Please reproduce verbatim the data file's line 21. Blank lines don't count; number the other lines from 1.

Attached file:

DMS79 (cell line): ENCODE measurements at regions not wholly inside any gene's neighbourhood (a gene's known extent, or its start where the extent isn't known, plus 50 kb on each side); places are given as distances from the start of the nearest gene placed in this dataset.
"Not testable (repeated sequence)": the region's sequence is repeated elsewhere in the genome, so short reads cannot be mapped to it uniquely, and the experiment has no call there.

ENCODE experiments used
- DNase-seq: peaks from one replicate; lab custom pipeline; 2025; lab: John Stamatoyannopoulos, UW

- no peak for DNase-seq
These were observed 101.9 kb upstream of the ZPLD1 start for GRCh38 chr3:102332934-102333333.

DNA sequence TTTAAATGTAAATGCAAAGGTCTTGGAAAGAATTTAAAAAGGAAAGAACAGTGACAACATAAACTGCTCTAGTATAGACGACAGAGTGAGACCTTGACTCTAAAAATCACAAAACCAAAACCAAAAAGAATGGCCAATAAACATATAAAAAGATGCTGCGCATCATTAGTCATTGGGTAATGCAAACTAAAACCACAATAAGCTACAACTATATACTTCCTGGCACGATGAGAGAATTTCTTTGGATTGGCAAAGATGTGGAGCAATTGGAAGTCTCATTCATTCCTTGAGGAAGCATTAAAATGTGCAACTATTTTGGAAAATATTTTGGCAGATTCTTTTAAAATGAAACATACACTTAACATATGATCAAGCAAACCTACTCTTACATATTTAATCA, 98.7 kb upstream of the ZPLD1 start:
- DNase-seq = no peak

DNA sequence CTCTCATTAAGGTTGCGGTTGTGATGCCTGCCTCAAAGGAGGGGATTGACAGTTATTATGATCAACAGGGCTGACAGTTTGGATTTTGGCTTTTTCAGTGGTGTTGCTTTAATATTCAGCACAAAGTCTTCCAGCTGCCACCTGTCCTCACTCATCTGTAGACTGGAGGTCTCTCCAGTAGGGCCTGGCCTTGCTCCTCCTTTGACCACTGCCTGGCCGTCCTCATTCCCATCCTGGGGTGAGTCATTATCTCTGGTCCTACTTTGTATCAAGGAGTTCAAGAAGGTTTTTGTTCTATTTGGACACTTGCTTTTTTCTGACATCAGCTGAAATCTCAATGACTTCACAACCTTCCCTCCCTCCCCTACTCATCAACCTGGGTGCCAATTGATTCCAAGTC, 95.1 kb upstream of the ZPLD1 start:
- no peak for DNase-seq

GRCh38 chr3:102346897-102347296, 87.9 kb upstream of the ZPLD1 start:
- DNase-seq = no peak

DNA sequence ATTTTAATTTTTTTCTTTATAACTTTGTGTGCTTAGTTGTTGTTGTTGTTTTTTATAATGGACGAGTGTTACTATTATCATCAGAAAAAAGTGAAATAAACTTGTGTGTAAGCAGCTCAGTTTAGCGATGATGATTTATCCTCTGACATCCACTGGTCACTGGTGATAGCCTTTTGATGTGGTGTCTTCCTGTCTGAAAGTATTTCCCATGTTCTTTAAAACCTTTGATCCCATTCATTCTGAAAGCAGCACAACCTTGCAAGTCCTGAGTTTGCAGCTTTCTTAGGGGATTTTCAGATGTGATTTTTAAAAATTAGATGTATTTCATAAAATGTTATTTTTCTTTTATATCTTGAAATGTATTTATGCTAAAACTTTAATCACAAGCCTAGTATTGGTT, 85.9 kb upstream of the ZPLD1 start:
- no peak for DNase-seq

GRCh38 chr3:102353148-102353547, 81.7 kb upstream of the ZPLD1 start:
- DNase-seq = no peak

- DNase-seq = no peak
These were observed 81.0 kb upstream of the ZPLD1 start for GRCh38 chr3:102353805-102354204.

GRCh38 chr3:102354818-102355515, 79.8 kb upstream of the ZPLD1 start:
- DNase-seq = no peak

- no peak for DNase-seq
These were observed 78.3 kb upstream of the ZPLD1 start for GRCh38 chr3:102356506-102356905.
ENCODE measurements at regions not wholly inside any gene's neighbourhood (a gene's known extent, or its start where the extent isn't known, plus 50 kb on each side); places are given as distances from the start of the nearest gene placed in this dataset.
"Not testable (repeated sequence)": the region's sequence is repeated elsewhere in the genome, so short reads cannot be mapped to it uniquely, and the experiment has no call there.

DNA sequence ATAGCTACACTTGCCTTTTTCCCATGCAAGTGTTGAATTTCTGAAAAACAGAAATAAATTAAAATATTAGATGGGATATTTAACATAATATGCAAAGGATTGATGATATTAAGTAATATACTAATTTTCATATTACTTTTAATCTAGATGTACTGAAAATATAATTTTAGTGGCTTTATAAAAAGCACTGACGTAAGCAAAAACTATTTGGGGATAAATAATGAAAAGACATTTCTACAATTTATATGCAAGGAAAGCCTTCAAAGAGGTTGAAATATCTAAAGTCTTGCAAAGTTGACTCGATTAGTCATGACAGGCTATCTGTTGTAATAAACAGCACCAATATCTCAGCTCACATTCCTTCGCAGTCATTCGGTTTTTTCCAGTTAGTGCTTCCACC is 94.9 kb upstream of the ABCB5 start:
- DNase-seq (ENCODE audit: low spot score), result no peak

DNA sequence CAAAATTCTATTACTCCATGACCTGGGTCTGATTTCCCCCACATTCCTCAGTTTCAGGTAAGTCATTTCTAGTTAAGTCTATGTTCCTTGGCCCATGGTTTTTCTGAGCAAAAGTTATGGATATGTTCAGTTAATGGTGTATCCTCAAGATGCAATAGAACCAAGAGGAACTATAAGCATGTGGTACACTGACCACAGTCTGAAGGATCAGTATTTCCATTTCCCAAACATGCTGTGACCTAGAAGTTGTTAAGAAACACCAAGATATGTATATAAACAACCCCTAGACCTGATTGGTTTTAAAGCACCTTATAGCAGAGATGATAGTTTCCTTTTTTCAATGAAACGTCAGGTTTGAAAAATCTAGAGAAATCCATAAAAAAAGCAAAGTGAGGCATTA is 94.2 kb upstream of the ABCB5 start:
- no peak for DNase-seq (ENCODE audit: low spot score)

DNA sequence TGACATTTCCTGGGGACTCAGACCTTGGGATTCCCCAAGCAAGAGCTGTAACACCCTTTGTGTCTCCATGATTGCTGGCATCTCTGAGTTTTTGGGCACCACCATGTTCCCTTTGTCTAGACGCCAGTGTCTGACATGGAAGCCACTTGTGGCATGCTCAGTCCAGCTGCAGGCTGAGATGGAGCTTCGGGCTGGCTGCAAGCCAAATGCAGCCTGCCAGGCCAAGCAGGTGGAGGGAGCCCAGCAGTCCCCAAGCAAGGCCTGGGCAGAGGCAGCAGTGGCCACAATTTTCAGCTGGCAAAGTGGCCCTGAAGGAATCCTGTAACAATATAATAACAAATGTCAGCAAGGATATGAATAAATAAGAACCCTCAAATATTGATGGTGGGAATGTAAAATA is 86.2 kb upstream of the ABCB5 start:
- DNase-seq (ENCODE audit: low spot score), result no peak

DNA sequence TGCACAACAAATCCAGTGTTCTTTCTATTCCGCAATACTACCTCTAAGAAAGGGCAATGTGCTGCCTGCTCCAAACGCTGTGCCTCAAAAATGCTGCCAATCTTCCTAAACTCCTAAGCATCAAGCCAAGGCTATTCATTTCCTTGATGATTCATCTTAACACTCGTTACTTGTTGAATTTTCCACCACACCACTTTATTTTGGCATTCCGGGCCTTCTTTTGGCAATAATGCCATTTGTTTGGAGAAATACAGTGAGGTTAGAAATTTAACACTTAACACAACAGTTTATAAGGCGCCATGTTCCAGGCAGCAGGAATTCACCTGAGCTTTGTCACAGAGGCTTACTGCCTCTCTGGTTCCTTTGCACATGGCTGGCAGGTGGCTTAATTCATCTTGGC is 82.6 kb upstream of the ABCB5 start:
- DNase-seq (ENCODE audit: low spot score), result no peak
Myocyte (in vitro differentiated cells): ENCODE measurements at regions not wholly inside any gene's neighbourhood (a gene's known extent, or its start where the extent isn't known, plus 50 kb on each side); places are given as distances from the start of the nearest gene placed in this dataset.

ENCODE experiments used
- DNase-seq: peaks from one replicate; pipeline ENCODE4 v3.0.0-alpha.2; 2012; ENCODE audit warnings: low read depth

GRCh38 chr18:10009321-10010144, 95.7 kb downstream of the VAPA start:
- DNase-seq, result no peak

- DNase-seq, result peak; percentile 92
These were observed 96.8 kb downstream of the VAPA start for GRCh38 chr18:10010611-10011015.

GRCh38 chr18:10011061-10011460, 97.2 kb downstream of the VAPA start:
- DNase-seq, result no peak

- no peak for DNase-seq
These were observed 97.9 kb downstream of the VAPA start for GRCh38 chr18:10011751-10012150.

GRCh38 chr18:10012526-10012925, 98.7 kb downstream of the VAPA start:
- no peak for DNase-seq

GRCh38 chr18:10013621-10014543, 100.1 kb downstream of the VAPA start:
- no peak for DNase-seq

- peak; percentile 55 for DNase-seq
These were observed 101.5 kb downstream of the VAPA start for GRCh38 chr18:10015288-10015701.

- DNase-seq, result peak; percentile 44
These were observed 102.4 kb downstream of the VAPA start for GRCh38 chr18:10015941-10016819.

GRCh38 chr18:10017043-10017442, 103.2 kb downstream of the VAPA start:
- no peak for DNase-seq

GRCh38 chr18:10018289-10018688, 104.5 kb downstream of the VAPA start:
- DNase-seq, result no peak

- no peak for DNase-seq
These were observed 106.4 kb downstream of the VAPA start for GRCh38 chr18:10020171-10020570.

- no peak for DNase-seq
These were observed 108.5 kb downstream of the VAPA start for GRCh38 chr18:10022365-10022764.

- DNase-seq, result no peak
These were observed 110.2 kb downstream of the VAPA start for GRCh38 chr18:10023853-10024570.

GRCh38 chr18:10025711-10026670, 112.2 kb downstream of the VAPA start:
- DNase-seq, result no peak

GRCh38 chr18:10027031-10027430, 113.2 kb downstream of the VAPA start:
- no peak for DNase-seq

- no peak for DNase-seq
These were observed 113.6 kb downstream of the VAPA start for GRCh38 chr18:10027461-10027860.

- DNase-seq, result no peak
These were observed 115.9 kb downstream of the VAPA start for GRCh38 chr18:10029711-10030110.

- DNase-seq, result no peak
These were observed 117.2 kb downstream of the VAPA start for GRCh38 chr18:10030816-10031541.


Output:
- no peak for DNase-seq